The way of life that recognizes all manifestations of life as god is the very basic faith for human beings to live as human beings. We are now able to live because of the sun. It is because of the sun that there is warmth and it is due to sunlight that plants grow. If the sun were to disappear, the plants would die. Without the moon, the earth’s axis would shift and the resulting abnormal weather would make it impossible for human beings to live. It is for the very reason of the presence of the sun and moon that human beings can maintain their life on earth.

There are many people in the world who pray to God. Yet, how many turn toward the sun and moon with their hands in prayer and express their gratitude? Furthermore, human beings seek objects of their faith in such things as images, Buddhist statues and crosses. However, the fact of the matter is that there are existences that we should worship, which are near at hand. They are the sun and the moon. A person, who daily faces the sun or the moon and places his hands in prayer and offers his gratitude, will surely be protected by heaven. That is because to do so is the true path and it is the way of a human being that has continued without end from ancient times.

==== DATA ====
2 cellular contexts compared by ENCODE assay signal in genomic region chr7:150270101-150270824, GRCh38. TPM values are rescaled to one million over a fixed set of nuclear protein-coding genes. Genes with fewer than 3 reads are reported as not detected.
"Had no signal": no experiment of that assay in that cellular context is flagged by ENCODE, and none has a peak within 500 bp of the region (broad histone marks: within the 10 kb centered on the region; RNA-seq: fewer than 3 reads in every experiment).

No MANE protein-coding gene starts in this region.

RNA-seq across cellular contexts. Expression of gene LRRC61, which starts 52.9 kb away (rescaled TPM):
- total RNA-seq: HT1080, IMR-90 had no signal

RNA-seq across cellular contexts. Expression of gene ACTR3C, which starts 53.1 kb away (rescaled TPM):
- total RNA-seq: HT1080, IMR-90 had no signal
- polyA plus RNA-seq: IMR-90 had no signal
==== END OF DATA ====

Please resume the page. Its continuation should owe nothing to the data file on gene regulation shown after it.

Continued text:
By Rev. Yamamura, Translated By Mr. Dean Makinodan


Rev. Takamasa Yamamura



July, 1993         English language training, Wimborne Kings school. England

March 31, 2003 M.A. in music Graduate school of Showa University of Music. Japan

October, 2006   Graduated from Santa Cecilia Conservatory of Music Rome, Italy.  Earned Diploma in Music.


May 19, 2008  Installed into Ministerial Rank.  (Nichiren-Buddhism, Japan)

September, 2008  Instructor of the retreat in Renko-ji Temple (Milan, Italy)

May, 2009~July, 2009    Training as an Overseas Minister.  (Sarnath, India)

Currently, Head Minister of Honolulu Myohoji Temple.

Language Spoken

Italian, Japanese, English

Prayer Service